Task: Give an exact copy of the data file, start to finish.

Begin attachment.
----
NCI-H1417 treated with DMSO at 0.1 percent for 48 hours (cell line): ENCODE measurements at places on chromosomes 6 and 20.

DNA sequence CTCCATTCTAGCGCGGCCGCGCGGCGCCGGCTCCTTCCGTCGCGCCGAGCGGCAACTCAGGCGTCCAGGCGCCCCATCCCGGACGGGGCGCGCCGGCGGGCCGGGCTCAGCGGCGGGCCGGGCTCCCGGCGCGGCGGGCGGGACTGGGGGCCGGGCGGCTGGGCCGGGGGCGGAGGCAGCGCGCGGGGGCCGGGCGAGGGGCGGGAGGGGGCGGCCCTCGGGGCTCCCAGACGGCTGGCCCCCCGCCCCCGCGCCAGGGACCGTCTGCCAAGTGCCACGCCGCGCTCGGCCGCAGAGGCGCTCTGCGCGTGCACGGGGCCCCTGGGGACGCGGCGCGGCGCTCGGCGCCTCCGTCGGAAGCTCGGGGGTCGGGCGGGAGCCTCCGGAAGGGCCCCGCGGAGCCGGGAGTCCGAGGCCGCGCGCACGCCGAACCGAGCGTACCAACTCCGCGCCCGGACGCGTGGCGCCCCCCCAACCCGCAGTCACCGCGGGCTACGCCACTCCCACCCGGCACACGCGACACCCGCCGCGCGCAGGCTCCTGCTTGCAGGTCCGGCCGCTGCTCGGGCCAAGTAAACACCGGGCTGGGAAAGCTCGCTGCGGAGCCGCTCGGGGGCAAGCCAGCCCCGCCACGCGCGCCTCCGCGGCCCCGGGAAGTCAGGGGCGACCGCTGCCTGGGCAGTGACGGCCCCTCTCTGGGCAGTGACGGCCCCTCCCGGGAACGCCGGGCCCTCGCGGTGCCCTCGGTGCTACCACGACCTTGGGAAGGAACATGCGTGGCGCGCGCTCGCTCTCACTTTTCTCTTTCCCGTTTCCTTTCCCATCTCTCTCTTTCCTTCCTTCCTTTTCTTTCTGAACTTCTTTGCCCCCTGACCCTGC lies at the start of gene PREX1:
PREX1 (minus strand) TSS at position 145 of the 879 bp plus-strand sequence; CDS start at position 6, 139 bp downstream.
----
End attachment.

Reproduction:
NCI-H1417 treated with DMSO at 0.1 percent for 48 hours (cell line): ENCODE measurements at places on chromosomes 6 and 20.

DNA sequence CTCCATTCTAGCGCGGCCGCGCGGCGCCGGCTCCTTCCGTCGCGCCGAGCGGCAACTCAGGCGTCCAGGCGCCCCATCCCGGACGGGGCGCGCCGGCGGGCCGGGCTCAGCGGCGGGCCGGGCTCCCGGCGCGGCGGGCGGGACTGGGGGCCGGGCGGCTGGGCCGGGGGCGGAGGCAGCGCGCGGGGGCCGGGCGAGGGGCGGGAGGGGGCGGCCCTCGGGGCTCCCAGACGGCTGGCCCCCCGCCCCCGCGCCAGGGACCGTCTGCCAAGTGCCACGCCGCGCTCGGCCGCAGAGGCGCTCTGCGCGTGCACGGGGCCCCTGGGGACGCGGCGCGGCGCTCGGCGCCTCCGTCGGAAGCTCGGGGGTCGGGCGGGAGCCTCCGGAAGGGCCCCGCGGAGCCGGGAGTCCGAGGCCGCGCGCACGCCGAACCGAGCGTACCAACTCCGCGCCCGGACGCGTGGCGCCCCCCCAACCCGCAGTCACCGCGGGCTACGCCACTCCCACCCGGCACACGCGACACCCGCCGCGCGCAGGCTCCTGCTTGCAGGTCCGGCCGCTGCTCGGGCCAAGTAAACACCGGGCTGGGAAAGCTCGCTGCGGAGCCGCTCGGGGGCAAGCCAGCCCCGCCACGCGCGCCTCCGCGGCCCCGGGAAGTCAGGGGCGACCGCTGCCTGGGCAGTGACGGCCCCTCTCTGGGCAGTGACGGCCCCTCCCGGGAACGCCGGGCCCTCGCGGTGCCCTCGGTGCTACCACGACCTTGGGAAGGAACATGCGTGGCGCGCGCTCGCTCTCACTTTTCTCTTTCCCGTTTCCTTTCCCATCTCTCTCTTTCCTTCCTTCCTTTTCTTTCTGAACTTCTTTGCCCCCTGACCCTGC lies at the start of gene PREX1:
PREX1 (minus strand) TSS at position 145 of the 879 bp plus-strand sequence; CDS start at position 6, 139 bp downstream.